April 15, 2016
Cheap Lithium-ion Batteries for EVs vs. The Cobalt Cliff
Publisher: Investor Intel
Author: John Petersen
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- April 15, 2016Cheap Lithium-ion Batteries for EVs vs. The Cobalt Cliff
Since early March I've written five articles that focus on supply and demand dynamics in the cobalt mining sector and explain why I believe the lithium-ion battery industry is facing a raw materials shortage of epic proportions. Today I'll drill down into market dynamics within the lithium-ion battery industry and explain why I believe cheap lithium-ion batteries for electric vehicles (EVs) will be the first casualties of the Cobalt Cliff.
I want to begin with an explanation that I've derived most of the numbers in this article by digitizing graphs from Avicenne Energy's presentation at AABC 2016 in Mainz, Germany, a process that's inherently imprecise. While I believe my estimates are close enough to offer a good overview, digitization is dependent on the visual acuity of the human being running the software and like most humans I'm imperfect on my best days.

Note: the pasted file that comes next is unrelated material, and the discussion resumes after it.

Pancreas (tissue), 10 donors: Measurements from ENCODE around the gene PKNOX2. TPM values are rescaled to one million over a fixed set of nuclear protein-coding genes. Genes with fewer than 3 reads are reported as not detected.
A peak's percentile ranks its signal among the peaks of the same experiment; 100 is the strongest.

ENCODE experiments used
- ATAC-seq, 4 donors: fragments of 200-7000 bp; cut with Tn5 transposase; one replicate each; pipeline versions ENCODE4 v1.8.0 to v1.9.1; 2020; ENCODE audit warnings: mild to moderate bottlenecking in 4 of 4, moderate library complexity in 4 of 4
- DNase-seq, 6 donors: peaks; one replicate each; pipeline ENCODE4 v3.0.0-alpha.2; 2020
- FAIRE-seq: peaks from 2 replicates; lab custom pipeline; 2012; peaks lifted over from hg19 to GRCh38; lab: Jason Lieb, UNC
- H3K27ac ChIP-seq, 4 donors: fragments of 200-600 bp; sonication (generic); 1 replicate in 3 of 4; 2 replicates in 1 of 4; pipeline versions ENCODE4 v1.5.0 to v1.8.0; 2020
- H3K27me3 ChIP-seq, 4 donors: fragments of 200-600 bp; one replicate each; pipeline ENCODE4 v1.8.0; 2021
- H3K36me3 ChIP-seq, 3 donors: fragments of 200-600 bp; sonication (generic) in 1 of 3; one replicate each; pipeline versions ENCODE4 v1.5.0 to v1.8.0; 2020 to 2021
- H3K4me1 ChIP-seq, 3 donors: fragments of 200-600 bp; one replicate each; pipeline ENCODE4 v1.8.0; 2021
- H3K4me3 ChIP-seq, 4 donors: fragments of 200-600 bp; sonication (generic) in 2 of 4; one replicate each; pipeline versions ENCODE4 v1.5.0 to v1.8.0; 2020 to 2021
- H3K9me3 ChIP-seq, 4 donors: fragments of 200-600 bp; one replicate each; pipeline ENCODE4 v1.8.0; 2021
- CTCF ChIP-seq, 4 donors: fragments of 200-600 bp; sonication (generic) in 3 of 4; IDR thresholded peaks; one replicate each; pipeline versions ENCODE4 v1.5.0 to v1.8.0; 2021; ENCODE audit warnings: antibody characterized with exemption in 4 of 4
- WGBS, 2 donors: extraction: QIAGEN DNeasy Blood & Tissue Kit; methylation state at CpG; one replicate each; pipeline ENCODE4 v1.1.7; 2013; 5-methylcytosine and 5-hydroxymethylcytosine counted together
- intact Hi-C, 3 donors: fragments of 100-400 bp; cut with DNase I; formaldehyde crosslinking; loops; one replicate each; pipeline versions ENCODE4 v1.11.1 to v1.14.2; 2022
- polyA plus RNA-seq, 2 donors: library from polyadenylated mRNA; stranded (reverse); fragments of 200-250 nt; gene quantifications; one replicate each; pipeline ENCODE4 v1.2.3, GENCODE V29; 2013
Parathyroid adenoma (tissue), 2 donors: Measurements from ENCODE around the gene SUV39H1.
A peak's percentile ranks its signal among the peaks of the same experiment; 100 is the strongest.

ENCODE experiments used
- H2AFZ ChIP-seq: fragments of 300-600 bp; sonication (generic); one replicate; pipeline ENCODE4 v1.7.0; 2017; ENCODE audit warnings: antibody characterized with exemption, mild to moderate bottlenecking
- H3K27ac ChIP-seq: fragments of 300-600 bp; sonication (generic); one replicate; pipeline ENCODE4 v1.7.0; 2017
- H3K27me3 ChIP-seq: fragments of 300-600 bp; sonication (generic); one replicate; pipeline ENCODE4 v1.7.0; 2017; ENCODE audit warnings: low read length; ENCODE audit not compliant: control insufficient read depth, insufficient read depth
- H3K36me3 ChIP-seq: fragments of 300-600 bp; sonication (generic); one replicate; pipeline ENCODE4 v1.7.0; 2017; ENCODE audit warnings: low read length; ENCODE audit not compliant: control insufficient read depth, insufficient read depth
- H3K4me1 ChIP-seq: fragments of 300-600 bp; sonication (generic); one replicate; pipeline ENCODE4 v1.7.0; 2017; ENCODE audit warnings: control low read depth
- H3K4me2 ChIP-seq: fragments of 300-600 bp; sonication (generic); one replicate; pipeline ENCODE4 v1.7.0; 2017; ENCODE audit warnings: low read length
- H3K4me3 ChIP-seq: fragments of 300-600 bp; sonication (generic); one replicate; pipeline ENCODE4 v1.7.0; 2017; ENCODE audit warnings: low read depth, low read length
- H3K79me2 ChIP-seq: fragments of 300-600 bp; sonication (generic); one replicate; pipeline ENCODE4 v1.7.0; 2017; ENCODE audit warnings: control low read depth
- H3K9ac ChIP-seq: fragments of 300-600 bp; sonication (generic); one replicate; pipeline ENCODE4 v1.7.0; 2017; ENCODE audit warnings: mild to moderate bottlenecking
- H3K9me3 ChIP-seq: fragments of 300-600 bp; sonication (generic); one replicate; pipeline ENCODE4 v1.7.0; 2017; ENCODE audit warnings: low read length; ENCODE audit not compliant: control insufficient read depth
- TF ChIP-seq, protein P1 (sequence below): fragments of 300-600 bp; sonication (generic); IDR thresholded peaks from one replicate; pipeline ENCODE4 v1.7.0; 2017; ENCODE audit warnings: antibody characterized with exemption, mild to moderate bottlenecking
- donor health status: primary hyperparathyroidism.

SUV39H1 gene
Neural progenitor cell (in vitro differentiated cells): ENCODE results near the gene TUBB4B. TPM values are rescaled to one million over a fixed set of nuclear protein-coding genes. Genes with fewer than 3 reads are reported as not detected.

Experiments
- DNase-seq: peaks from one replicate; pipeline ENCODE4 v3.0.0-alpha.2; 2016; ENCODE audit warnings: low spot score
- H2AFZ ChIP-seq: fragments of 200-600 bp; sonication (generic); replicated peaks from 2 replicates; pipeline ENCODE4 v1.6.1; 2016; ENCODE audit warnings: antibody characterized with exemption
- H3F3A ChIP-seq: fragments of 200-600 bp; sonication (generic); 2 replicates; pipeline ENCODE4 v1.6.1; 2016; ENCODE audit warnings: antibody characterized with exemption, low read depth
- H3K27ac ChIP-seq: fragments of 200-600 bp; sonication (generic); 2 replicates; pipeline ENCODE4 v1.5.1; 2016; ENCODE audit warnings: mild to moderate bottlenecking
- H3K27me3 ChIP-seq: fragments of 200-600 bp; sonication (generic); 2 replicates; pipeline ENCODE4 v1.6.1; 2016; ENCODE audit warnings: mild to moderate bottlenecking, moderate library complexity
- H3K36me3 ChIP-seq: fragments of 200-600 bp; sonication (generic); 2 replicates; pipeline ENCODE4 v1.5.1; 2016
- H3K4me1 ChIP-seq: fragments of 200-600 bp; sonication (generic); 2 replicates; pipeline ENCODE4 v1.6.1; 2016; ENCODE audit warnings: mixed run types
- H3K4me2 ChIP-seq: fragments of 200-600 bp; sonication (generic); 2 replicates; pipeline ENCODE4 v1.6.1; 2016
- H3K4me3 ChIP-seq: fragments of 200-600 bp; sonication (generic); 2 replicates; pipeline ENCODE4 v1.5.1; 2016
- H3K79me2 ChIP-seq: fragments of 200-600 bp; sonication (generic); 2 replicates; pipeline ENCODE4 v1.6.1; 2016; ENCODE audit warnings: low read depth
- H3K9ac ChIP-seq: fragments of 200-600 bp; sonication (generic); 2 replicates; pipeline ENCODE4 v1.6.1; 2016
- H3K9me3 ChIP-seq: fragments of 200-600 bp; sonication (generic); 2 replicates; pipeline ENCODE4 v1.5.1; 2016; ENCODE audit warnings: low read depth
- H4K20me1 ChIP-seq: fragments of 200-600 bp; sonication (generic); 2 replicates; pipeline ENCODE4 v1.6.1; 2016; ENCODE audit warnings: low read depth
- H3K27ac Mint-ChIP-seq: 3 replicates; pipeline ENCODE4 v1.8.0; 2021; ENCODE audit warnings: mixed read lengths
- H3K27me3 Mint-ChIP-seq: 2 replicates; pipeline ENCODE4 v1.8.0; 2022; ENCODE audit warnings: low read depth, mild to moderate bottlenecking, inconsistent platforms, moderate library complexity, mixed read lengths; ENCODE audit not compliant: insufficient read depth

Based on a careful analysis of Avicenne's graphs I've estimated that in 2015 the lithium-ion battery industry manufactured cells with 61,500 MWh of capacity and generated $17.2 billion in revenue, which works out to an industry-wide average revenue of $280 per kWh at the cell level. Total battery sales to automakers were roughly 15,000 MWh and total revenue from those sales was roughly $5.4 billion, which works out to an average revenue of $360 per kWh. That average will seem high to readers who are accustomed to an endless stream of EV hucksters' happy-talk about $150 per kWh batteries, but it's pretty accurate when you factor in the more costly cells used in PHEVs and HEVs.
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